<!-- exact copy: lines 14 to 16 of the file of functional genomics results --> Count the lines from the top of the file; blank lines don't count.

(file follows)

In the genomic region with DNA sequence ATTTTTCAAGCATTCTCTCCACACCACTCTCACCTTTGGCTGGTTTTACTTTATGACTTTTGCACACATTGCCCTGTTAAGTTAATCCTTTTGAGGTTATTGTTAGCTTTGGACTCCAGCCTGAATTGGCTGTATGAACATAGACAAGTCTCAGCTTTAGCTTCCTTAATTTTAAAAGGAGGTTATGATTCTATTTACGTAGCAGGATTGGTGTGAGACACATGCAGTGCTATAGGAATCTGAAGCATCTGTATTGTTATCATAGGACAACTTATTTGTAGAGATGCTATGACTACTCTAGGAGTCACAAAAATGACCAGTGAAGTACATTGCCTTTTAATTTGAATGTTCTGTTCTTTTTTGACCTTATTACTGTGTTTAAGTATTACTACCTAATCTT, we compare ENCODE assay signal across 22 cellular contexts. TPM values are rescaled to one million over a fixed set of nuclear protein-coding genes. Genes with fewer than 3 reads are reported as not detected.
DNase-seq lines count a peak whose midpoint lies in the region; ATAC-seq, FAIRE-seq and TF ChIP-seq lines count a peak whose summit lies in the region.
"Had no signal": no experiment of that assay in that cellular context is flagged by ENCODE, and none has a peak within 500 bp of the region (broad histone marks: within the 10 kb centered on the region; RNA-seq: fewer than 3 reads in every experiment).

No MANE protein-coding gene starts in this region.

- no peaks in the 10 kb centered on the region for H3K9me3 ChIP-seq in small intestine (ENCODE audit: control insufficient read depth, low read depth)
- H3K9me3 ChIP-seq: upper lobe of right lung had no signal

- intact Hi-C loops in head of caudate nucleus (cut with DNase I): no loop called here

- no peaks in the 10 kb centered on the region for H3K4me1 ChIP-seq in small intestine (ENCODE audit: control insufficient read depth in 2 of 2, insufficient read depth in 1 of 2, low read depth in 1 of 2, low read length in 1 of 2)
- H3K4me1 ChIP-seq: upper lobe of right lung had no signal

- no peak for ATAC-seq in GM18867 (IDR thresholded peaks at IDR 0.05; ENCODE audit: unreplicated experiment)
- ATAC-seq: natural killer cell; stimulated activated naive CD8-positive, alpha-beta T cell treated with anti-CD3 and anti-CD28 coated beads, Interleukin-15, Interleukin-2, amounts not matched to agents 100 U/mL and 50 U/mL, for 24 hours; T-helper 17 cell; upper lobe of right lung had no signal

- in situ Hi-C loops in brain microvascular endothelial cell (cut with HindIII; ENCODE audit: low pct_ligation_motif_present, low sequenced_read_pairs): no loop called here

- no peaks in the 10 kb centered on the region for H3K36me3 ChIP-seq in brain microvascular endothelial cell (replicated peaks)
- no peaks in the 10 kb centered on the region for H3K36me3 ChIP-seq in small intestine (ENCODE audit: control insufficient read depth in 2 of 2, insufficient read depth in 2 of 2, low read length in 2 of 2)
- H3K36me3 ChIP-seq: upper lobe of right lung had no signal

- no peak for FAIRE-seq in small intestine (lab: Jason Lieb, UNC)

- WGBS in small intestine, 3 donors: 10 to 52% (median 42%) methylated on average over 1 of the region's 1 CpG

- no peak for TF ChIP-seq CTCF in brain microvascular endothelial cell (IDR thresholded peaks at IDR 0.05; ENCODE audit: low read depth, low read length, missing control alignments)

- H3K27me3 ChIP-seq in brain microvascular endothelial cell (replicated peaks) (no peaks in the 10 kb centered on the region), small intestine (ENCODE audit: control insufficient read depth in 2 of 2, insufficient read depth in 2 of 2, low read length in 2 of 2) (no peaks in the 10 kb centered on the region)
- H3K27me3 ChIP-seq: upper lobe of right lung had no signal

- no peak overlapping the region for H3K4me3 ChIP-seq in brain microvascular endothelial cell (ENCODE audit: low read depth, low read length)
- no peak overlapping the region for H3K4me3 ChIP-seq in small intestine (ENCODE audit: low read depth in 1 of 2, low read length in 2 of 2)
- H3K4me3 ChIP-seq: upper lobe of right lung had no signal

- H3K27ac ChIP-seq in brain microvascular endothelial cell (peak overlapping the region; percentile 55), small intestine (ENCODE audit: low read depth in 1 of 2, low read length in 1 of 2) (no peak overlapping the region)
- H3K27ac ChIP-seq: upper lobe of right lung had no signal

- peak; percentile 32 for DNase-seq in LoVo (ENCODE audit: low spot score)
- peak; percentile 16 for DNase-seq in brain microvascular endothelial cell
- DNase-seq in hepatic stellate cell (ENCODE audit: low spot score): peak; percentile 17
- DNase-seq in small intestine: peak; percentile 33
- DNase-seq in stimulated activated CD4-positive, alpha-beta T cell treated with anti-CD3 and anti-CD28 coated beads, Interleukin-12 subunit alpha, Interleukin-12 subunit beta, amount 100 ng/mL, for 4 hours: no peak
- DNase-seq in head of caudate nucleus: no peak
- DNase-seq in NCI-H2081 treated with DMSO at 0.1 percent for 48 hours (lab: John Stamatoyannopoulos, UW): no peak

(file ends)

- no peaks in the 10 kb centered on the region for H3K36me3 ChIP-seq in small intestine (ENCODE audit: control insufficient read depth in 2 of 2, insufficient read depth in 2 of 2, low read length in 2 of 2)
- H3K36me3 ChIP-seq: upper lobe of right lung had no signal

- no peak for FAIRE-seq in small intestine (lab: Jason Lieb, UNC)